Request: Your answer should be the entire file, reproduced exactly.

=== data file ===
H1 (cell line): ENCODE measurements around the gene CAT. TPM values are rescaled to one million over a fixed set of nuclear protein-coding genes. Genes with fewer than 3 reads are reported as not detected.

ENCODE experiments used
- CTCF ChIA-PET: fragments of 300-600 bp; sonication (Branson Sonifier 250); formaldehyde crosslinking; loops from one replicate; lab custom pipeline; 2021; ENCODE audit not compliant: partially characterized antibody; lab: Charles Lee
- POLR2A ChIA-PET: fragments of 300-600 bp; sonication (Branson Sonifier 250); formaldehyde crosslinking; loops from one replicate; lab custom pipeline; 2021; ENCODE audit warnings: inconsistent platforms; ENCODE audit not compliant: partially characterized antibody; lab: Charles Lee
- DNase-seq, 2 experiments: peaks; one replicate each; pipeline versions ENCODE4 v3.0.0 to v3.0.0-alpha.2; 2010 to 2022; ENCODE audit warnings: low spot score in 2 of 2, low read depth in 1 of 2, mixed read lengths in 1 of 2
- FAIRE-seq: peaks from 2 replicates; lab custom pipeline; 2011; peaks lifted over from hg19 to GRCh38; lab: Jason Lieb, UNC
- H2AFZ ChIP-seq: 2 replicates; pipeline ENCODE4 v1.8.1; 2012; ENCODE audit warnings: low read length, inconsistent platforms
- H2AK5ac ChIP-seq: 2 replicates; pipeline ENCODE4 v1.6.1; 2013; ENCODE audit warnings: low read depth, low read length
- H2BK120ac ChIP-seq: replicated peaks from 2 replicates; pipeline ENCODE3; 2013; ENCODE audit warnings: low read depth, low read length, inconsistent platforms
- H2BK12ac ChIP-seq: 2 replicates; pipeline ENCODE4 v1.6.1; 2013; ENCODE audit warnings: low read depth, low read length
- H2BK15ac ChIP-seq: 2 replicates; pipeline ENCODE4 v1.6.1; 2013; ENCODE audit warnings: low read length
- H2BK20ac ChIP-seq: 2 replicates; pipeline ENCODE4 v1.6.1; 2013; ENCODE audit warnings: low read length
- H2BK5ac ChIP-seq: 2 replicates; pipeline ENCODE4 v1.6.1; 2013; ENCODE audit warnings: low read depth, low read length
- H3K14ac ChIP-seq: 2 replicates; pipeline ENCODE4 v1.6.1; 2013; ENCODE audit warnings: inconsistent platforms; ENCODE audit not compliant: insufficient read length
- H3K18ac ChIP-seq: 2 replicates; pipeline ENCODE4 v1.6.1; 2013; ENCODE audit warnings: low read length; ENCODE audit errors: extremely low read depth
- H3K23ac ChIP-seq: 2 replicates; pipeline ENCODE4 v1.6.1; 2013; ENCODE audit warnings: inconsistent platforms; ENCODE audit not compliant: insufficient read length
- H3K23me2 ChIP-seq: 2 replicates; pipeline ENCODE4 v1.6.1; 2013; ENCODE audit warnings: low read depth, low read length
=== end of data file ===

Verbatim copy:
H1 (cell line): ENCODE measurements around the gene CAT. TPM values are rescaled to one million over a fixed set of nuclear protein-coding genes. Genes with fewer than 3 reads are reported as not detected.

ENCODE experiments used
- CTCF ChIA-PET: fragments of 300-600 bp; sonication (Branson Sonifier 250); formaldehyde crosslinking; loops from one replicate; lab custom pipeline; 2021; ENCODE audit not compliant: partially characterized antibody; lab: Charles Lee
- POLR2A ChIA-PET: fragments of 300-600 bp; sonication (Branson Sonifier 250); formaldehyde crosslinking; loops from one replicate; lab custom pipeline; 2021; ENCODE audit warnings: inconsistent platforms; ENCODE audit not compliant: partially characterized antibody; lab: Charles Lee
- DNase-seq, 2 experiments: peaks; one replicate each; pipeline versions ENCODE4 v3.0.0 to v3.0.0-alpha.2; 2010 to 2022; ENCODE audit warnings: low spot score in 2 of 2, low read depth in 1 of 2, mixed read lengths in 1 of 2
- FAIRE-seq: peaks from 2 replicates; lab custom pipeline; 2011; peaks lifted over from hg19 to GRCh38; lab: Jason Lieb, UNC
- H2AFZ ChIP-seq: 2 replicates; pipeline ENCODE4 v1.8.1; 2012; ENCODE audit warnings: low read length, inconsistent platforms
- H2AK5ac ChIP-seq: 2 replicates; pipeline ENCODE4 v1.6.1; 2013; ENCODE audit warnings: low read depth, low read length
- H2BK120ac ChIP-seq: replicated peaks from 2 replicates; pipeline ENCODE3; 2013; ENCODE audit warnings: low read depth, low read length, inconsistent platforms
- H2BK12ac ChIP-seq: 2 replicates; pipeline ENCODE4 v1.6.1; 2013; ENCODE audit warnings: low read depth, low read length
- H2BK15ac ChIP-seq: 2 replicates; pipeline ENCODE4 v1.6.1; 2013; ENCODE audit warnings: low read length
- H2BK20ac ChIP-seq: 2 replicates; pipeline ENCODE4 v1.6.1; 2013; ENCODE audit warnings: low read length
- H2BK5ac ChIP-seq: 2 replicates; pipeline ENCODE4 v1.6.1; 2013; ENCODE audit warnings: low read depth, low read length
- H3K14ac ChIP-seq: 2 replicates; pipeline ENCODE4 v1.6.1; 2013; ENCODE audit warnings: inconsistent platforms; ENCODE audit not compliant: insufficient read length
- H3K18ac ChIP-seq: 2 replicates; pipeline ENCODE4 v1.6.1; 2013; ENCODE audit warnings: low read length; ENCODE audit errors: extremely low read depth
- H3K23ac ChIP-seq: 2 replicates; pipeline ENCODE4 v1.6.1; 2013; ENCODE audit warnings: inconsistent platforms; ENCODE audit not compliant: insufficient read length
- H3K23me2 ChIP-seq: 2 replicates; pipeline ENCODE4 v1.6.1; 2013; ENCODE audit warnings: low read depth, low read length